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Asian Markets Mostly Higher After China Rate Cut Decision

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Asian stock markets ended mostly higher on Monday as investors awaited further progress on a U.S.-China trade deal, while China's central bank surprised markets by cutting a key interest rate for the first time since 2015.

On Saturday, Chinese state media said that the U.S. and China had "constructive discussions" regarding a phase one trade deal in a high-level phone call.

Chinese shares closed higher after the People's Bank of China unexpectedly lowered the rate on seven-day reverse repurchase agreements by five basis points to 2.50 percent. The move stoked hopes of more stimulus measures to revive the slowing economy.

The benchmark Shanghai Composite Index added 17.86 points or 0.6 percent to finish at 2,909.20. Hong Kong shares closed notably higher, after suffering hefty losses last week. The Hang Seng Index advanced 293.05 points or 1.1 percent to close at 26,619.71.

Japanese stocks also rose in choppy trading as investors awaited further progress on a potential U.S.-China trade deal. Tech stocks were among the major gainers. The benchmark Nikkei 225 Index climbed 113.44 points or 0.5 percent to close at 23,416.76.

In the tech space, Advantest gained 3.7 percent and Tokyo Electron rose 1.8 percent. Market heavyweight SoftBank Group and South Korean internet giant Naver said they have reached a basic agreement on a merger by October 2020 of Z Holdings, formerly known as Yahoo Japan, and the Line chat app.

Shares of Z Holdings rose 1.2 percent. SoftBank Group advanced 1.6 percent, while Fast Retailing added 0.6 percent.

The major exporters closed mixed despite a weaker yen. Sony rose 1.8 percent and Canon added 0.5 percent, while Mitsubishi Electric declined 1 percent and Panasonic lost 0.8 percent.

Among the other major gainers, Eisai Co. rose 4.4 percent, while Recruit Holdings and Hitachi Zosen advanced 2.2 percent each.

On the flip side, DIC Corp. lost 4.1 percent, Nippon Suisan Kaisha dipped 3.4 percent and Toray Industries declined 3.3 percent.

The Australian market closed lower as investors awaited further progress on a potential U.S.-China trade deal. Banking, telecom and utility stocks were among the major losers.

The benchmark S&P/ASX 200 Index fell 26.90 points or 0.4 percent to close at 6,766.80, while the broader All Ordinaries Index lost 27.20 points or 0.4 percent to finish at 6,871.70.

In the banking space, ANZ Banking, Westpac, Commonwealth Bank and National Australia Bank fell in a range of 0.2 percent to 0.8 percent ahead of the release of the minutes of the Reserve Bank of Australia's November meeting on Tuesday.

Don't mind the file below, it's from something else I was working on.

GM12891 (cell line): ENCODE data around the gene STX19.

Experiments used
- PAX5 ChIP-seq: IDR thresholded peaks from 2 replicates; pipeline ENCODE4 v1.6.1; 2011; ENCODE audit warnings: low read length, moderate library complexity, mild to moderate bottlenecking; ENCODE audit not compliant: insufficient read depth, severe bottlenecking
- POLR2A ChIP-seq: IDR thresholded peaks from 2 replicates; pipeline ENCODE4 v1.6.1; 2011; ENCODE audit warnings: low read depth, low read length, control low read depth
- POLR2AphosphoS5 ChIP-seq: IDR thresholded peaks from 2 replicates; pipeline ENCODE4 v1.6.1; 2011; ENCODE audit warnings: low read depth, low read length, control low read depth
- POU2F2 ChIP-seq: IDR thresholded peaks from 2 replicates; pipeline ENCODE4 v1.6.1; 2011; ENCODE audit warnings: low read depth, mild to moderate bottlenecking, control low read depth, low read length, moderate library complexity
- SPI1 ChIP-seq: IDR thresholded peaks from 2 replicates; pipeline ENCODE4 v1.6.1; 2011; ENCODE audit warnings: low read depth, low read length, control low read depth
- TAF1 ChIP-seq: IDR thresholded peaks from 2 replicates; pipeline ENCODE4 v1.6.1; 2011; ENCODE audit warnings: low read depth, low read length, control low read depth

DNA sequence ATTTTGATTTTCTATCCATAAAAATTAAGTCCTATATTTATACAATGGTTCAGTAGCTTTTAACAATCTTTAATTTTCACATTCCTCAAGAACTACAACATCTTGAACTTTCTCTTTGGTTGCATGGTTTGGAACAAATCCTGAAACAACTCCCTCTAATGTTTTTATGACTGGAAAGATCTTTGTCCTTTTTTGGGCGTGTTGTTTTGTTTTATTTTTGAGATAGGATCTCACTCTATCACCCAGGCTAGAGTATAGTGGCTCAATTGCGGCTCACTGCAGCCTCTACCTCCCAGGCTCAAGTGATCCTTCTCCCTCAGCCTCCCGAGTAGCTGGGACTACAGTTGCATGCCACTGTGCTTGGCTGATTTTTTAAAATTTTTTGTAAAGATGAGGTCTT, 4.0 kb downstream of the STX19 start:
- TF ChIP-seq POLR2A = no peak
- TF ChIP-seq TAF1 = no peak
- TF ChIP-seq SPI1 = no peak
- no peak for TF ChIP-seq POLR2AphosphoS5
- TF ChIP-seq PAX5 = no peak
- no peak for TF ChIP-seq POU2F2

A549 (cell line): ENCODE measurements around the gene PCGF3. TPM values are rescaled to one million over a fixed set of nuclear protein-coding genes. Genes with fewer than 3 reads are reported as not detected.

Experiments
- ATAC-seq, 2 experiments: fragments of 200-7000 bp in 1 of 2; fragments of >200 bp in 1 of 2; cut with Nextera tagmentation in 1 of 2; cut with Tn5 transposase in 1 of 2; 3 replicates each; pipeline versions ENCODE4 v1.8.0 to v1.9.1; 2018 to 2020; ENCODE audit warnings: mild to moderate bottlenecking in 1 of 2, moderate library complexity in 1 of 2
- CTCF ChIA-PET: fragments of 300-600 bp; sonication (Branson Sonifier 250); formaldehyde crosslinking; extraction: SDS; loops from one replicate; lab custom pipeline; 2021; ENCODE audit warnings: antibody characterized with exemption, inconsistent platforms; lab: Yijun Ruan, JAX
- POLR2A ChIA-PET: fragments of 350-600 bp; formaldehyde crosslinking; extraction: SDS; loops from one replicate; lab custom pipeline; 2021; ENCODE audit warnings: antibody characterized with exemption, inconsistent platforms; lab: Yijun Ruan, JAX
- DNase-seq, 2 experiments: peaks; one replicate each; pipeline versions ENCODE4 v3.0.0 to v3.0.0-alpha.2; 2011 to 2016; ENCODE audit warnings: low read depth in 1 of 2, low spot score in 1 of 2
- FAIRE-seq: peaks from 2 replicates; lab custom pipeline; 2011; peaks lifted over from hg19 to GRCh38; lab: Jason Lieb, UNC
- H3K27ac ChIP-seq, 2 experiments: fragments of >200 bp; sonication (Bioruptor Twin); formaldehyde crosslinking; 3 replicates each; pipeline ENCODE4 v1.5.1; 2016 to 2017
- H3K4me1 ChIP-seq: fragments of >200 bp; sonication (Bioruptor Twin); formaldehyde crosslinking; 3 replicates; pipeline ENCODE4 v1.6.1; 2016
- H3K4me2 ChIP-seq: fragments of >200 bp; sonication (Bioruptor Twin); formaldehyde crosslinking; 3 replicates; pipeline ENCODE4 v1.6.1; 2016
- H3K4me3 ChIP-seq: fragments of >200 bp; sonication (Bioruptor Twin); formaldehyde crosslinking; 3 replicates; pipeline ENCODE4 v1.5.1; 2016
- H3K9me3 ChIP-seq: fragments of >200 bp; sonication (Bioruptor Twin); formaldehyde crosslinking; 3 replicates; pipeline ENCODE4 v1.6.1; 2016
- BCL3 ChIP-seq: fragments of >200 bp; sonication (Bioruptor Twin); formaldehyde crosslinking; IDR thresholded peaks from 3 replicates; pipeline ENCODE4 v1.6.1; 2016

National Australia Bank is seeking to raise A$1.4 billion through the issue of medium-term notes to bolster its capital ahead of a regulatory deadline.

Among gold miners, Evolution Mining lost 2.3 percent and Newcrest Mining declined 0.9 percent.

Saracen Mineral Holdings has agreed to acquire a 50 percent stake in Kalgoorlie's Super Pit from Canada's Barrick Gold for $750 million. The company's shares were in a trading halt for a capital raising.

Smartgroup Corp. fell 13.7 percent after the salary packaging company said its long-term chief executive would retire in early 2020.

Among the major miners, Rio Tinto advanced 0.9 percent and BHP added 0.2 percent, while Fortescue Metals edged down 0.1 percent.

oOh!Media rejected rumors it has hired Macquarie Capital to help find a private equity firm to back a management buyout and delist from the ASX. Shares of the outdoor advertiser dipped 1.7 percent after emerging from a trading halt.

Appen raised its earnings outlook for the full year and also reiterated a lowered outlook for annual recurring revenue from its Figure Eight machine learning software. The tech company's shares rose 13.4 percent.

Seoul stocks edged lower as investors booked profits. The benchmark Kospi declined 1.49 points or 0.1 percent to settle at 2,160.69. Market heavyweight Samsung Electronics dipped 0.4 percent, while chipmaker SK hynix added 0.4 percent.

New Zealand shares also closed modestly lower, reflecting weakness in the utility and financial sectors. The benchmark NZX 50 Index lost 21.54 points or 0.20 percent to settle at 10,873.16.

Telecommunications company Sky Network Television fell 6.3 percent and electricity retailer Mercury NZ lost 3 percent.

U.S. stocks closed higher on Friday amid renewed optimism about a U.S.-China trade deal following comments from White House officials. Traders also reacted positively to a report from the Commerce Department showing U.S. retail sales rebounded by slightly more than expected in the month of October.

The Dow jumped 0.8 percent, the Nasdaq climbed 0.7 percent and the S&P 500 advanced 0.8 percent.

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